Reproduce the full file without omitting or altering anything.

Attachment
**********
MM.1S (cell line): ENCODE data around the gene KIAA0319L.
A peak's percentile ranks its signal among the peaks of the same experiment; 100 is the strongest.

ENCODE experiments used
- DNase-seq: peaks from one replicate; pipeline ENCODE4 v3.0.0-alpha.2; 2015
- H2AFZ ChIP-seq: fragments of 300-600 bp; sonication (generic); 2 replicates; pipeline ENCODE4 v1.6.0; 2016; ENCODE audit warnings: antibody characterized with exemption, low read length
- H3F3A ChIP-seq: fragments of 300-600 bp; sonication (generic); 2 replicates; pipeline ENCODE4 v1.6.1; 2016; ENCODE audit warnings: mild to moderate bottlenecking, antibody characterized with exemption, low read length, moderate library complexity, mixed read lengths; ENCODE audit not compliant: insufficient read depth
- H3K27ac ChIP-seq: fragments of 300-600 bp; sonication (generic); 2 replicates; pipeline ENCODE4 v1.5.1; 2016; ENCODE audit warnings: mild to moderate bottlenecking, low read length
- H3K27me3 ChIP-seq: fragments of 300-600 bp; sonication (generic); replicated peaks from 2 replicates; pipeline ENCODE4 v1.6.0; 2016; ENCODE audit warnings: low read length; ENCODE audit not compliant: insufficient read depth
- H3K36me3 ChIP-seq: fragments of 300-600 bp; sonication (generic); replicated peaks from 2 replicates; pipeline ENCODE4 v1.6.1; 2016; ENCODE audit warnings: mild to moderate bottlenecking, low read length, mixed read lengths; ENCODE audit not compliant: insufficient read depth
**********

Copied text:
MM.1S (cell line): ENCODE data around the gene KIAA0319L.
A peak's percentile ranks its signal among the peaks of the same experiment; 100 is the strongest.

ENCODE experiments used
- DNase-seq: peaks from one replicate; pipeline ENCODE4 v3.0.0-alpha.2; 2015
- H2AFZ ChIP-seq: fragments of 300-600 bp; sonication (generic); 2 replicates; pipeline ENCODE4 v1.6.0; 2016; ENCODE audit warnings: antibody characterized with exemption, low read length
- H3F3A ChIP-seq: fragments of 300-600 bp; sonication (generic); 2 replicates; pipeline ENCODE4 v1.6.1; 2016; ENCODE audit warnings: mild to moderate bottlenecking, antibody characterized with exemption, low read length, moderate library complexity, mixed read lengths; ENCODE audit not compliant: insufficient read depth
- H3K27ac ChIP-seq: fragments of 300-600 bp; sonication (generic); 2 replicates; pipeline ENCODE4 v1.5.1; 2016; ENCODE audit warnings: mild to moderate bottlenecking, low read length
- H3K27me3 ChIP-seq: fragments of 300-600 bp; sonication (generic); replicated peaks from 2 replicates; pipeline ENCODE4 v1.6.0; 2016; ENCODE audit warnings: low read length; ENCODE audit not compliant: insufficient read depth
- H3K36me3 ChIP-seq: fragments of 300-600 bp; sonication (generic); replicated peaks from 2 replicates; pipeline ENCODE4 v1.6.1; 2016; ENCODE audit warnings: mild to moderate bottlenecking, low read length, mixed read lengths; ENCODE audit not compliant: insufficient read depth